He gestured at Piston, who rolled her eyes, sliding her 1911 into its shoulder holster. She took a step back, then sprinted at Textile, moving so fast that she became a blur. When she was within striking distance, she raised one leg, kicking him square in the chest. I cringed, remembering the force of her blows against the men from the warehouse the other night, but to my surprise, Textile hardly budged. Instead, I heard a series of loud hisses as air escaped from small vents around the spot her boot struck. 

“See?” Textile said, looking at me through his helmet’s black lenses. “Now I can take on an SPI, too.” 

Reaching back into the box, he retrieved a bundle of weapons: A katana; some kind of smaller, otherwise identical blade; and a thick, collapsible blow, complete with a quiver of objects that looked more like railroad spikes than arrows. 

“No guns?” I asked, glancing back at Piston and Cylinder. “I thought you all used guns.” 

“Well, gunplay is sort of my thing,” Cylinder said. “And Piston just likes to be cautious.” 

“I don’t like guns, myself,” Textile added. 

Cylinder chuckled. “What he means is, he’s a bad shot.” 

“Eh, fair enough,” Textile said, shrugging. “Also, these bloody gloves can’t fit in most trigger guards.” 

He looked at me again. “I heard you don’t like guns, either.” 

I shook my head. 

“Well, then.” He fastened the katana to his hip, hiding the smaller blade, the bow, and the quiver on compartments along his back. When he was done, the cloak settled around his shoulders, hiding the weapons. “Let me see if I can make you something more your style. You can’t rely on just your powers and your punches. Not in this line of work.” 

“Yeah,” I muttered. “I figured that out already.” 

Thud. Thud. Thud.  

The kaiju’s steps were growing louder again. It was definitely circling the area, keeping attention away from the library. Sirens shrieked in the distance, too, now, along with the telltale sounds of battle. I turned toward the door, but Textile placed a hand on my shoulder.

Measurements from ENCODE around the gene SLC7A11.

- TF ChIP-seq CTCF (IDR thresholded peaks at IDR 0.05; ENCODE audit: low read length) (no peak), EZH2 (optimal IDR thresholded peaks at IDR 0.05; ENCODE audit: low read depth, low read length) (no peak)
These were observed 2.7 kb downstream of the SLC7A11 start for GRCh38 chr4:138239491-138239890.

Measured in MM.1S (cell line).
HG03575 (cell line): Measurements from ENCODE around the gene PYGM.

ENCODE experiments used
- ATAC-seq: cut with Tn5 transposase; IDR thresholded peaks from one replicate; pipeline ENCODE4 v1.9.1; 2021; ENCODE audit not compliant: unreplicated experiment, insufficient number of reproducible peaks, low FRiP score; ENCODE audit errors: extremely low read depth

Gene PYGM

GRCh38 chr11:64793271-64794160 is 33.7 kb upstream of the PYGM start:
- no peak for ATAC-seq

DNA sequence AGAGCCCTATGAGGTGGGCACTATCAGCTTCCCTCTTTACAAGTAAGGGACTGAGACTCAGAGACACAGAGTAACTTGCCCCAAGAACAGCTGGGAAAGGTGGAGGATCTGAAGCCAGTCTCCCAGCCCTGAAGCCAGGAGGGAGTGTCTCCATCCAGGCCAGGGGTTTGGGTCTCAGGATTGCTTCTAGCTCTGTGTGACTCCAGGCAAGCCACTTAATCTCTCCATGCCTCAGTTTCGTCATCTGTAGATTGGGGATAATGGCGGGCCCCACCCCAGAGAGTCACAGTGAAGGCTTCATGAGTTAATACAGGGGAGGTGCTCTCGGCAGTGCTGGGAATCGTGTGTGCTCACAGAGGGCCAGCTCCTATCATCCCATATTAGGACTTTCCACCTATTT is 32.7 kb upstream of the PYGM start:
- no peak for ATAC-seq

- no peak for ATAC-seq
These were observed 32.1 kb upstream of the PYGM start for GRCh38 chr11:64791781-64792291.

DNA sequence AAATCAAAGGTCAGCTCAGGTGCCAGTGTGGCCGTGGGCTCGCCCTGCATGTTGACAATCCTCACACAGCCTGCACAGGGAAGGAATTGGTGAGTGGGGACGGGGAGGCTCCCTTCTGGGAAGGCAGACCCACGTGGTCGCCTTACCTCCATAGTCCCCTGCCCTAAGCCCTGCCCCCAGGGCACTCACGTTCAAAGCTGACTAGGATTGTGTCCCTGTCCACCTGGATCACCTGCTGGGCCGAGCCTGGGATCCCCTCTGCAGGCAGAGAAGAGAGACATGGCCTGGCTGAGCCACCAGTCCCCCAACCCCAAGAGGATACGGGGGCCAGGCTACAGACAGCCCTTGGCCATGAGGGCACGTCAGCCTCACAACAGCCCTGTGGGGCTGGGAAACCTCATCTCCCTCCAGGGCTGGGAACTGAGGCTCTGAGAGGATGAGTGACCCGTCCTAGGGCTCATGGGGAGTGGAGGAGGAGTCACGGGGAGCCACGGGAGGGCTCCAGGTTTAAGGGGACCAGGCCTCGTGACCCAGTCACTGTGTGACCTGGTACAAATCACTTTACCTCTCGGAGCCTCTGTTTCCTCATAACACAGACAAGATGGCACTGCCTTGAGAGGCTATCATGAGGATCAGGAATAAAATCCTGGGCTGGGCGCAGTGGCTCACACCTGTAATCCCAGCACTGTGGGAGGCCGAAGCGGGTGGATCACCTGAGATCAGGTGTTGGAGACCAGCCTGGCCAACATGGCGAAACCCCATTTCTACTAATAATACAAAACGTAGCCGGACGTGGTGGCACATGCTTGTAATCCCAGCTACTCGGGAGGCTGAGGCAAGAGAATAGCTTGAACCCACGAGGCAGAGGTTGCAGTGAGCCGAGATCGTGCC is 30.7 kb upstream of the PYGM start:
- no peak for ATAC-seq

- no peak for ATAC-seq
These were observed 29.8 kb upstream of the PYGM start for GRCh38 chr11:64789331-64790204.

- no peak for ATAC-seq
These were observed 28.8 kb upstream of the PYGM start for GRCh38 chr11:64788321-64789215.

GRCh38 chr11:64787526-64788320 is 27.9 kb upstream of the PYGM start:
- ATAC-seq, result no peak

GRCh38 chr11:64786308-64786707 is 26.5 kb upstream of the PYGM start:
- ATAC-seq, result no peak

“Hey. You forgot something.” 

He handed me an ovular, black domino mask with electric-yellow outlines. I accepted the mask, frowning in confusion. “I didn’t think we really used masks or secret identities?” 

“We don’t,” Textile said. “But S.S. told us about how much you wanted to be a Public Servant. Nothing wrong with dressing the part a little bit, right?” 

I smiled widely, lifting the domino mask and adhering it to my face. “Thanks. This actually means a lot.” 

I heard Piston load a magazine into her shotgun, and turned to see her strapping it to her back. “Time’s ticking, ladies. Let’s go.” 


We hurried down the steps of the building’s stairwell as the walls shook around us. When we reached the first-floor landing, we paused at the front door, glancing out the window. As we stopped, I saw a figure streak by in front of the building at super-speed, leaving behind a neon-rainbow speed trail as they approached the distant chaos. 

“Treble Clef is here,” I murmured. 

“So’s your favorite superhero,” Cylinder responded, pointing at the sky. 

Sure enough, I saw a silhouette streak across the sky in a yellow-and-blue costume, complete with yellow cape and domino mask. The mask seemed to float in space above an empty collar, exposing the superhero’s permanent invisibility as an unintended side effect of his other powers. 

Spectral Man. 

My heart fluttered, but I contained myself. I had my own job to do. 

Piston opened the front door, and we hurried into the street, aiming toward the library. As we crossed it, I glanced to the left, my eyes widening. About a mile away, visible through the skyscrapers, skittered a massive, ten-story crab, its claws snapping at the nearby buildings. Surrounding it, I saw The Public Servants on land and in the air, attacking it with flames and sonic waves and super-strong punches.